content “stare super antiquas vias,” to cling to the old established doctrine of the limitation of the powers of the general Government and the inviolable sovereignty of the States.

It has also been said, that even if a State cannot theoretically forfeit any of its constitutional rights, yet that the general Government, after the rebellion is subdued, will be practically left free to accomplish such reforms in its Constitution as may be deemed advisable, because the whole community having committed treason, there will be no citizens, at least not enough to be worth regarding, who can insist upon a strict fulfilment of constitutional obligations; that the constitutional rights will therefore renain in abeyance for the want of the individuals to assert and exercise them; that Congress can provide by law for the exclusion of traitors from the exercise of the elective franchise; and that before the population which has committed no offence against the laws, will increase sufficiently to entitle it to resume the functions of self-government, the institutions of the State may be permanently modelled as may be desired. But a careful consideration of the subject will show that however plausible such a theory may appear, a palpable violation of the Constitution by Congress can alone reduce it to practical operation.

Among the various modes of exercise of legislative power none is more unequivocally condemned

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by the Constitution than that of passing acts of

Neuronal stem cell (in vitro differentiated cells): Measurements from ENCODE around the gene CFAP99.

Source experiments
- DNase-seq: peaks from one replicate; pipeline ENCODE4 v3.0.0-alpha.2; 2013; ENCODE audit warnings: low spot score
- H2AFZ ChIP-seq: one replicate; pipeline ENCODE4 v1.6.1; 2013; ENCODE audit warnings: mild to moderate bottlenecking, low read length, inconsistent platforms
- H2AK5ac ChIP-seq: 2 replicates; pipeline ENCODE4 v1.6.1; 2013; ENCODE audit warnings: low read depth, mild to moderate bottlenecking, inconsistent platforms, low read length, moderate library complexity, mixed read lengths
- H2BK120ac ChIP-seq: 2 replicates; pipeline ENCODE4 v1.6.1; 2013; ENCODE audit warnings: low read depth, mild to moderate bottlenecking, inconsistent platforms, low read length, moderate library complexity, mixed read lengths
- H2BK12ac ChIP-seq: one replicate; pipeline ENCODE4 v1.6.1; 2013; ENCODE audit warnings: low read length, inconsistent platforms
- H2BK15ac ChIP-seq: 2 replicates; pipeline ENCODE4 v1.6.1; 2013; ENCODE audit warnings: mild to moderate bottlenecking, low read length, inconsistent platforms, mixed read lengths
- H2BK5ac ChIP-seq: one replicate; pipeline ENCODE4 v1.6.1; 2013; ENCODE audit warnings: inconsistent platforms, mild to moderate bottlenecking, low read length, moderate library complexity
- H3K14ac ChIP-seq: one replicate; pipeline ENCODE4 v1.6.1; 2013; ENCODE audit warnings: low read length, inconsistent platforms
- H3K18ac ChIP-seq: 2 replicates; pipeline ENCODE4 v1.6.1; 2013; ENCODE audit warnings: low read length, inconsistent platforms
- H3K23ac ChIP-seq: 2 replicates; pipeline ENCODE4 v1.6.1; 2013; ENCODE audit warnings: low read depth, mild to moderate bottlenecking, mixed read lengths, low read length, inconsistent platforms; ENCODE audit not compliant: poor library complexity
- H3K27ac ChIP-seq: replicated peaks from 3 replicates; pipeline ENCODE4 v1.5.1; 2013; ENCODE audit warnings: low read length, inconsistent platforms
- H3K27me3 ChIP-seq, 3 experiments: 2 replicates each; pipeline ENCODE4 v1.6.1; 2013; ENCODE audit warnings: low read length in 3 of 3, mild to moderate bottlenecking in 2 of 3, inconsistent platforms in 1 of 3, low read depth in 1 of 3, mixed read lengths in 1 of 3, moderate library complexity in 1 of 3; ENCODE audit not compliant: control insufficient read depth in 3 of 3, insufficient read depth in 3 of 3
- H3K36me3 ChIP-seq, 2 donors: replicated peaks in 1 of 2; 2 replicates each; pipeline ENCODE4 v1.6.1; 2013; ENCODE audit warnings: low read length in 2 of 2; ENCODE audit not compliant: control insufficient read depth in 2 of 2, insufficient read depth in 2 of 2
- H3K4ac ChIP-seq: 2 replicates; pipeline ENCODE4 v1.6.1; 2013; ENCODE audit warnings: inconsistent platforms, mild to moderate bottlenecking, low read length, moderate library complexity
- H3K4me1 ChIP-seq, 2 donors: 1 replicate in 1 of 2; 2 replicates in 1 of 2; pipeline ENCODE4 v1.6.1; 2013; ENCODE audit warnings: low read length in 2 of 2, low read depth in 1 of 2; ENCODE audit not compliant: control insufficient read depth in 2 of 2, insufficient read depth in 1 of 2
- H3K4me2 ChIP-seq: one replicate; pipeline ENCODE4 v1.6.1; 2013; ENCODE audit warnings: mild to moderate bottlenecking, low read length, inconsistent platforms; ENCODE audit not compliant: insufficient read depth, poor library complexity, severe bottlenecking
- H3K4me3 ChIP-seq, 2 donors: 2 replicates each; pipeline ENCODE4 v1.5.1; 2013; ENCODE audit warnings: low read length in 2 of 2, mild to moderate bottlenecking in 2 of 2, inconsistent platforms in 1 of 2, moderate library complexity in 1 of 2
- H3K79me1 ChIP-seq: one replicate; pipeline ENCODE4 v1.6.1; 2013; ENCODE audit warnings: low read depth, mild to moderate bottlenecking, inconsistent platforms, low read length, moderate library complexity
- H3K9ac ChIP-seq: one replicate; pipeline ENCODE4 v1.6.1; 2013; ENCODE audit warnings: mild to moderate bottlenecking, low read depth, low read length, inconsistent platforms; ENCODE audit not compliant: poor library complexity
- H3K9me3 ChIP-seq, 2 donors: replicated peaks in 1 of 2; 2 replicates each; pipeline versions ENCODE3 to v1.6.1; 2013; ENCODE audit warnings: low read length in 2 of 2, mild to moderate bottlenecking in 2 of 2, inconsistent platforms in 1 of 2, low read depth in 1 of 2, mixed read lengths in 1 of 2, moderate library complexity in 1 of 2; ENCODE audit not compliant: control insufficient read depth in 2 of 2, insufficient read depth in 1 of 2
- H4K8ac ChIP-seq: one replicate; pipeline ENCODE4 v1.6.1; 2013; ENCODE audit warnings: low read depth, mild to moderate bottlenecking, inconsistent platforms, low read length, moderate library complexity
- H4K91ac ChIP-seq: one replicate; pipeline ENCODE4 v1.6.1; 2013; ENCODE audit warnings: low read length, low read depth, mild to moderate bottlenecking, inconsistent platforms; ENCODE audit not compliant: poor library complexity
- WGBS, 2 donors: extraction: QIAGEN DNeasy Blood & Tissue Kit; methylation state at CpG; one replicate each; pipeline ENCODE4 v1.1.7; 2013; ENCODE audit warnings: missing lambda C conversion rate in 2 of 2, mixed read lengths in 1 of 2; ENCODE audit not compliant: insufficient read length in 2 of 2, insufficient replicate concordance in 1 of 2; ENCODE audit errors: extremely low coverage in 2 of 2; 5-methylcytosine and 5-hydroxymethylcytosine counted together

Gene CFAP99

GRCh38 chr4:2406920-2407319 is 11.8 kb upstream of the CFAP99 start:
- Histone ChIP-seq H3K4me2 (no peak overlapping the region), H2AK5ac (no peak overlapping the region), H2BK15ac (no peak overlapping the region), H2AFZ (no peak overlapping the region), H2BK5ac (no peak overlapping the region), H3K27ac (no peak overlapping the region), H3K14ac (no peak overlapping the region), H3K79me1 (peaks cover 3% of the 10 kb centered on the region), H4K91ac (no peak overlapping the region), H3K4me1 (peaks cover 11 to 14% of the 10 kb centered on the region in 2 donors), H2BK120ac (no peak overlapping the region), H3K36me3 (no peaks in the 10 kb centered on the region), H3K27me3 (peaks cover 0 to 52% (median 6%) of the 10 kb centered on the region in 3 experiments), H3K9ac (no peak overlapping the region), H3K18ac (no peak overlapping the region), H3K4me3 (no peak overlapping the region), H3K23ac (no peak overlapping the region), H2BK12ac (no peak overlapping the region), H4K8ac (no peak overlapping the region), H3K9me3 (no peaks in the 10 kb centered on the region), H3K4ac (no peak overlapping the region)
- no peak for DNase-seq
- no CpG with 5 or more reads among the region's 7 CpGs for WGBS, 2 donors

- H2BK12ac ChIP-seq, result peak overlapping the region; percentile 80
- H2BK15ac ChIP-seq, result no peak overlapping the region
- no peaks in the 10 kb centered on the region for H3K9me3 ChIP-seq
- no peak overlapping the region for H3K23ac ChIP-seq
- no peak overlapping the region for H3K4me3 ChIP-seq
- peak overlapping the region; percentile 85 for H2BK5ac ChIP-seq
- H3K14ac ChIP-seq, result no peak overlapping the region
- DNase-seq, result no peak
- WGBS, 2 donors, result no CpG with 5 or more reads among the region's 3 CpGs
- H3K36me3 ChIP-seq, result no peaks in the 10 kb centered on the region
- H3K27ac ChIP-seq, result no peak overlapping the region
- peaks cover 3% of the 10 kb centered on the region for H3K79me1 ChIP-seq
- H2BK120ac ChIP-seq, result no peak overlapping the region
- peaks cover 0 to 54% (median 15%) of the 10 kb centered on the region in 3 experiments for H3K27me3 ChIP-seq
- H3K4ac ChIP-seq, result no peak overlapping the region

ttainder, which was, till comparatively recently, he practice of the English Parliament, and the use of which disgraced even our own legislatures during the Revolution. Judge Rawle, in his treatise on the Constitution (p. 119) defines a bill of attainder as one “ by which a person without judicial trial is declared by the legislature to be guilty of some particular crime;" and he adds, that “the definition itself shows the atrocity of the act.” Judge Story, in his treatise, says, that such an exercise of power in a free government would be intolerable; and the most eminent modern jurists and publicists of all nations have condemned it. Accordingly, the Constitution, in its restraints upon the power of Congress, says explicitly—“No bill of attainder shall be passed ;” and it secures the citizen, by two separate and distinct provisions, against any punishment for crime, except upon conviction by a jury of the State where the crime shall be alleged to have been committed. So long as the Constitution is recognized as subsisting, it will therefore be impossible to declare any of the citizens of the southern States guilty of treason by act of the Federal legislature, or in any other way than in pursuance of the sentence of a regular judicial tribunal, and the verdict of a jury taken from the State in which the treason was committed. I doubt not that it will be practicable so to legislate as to procure a jury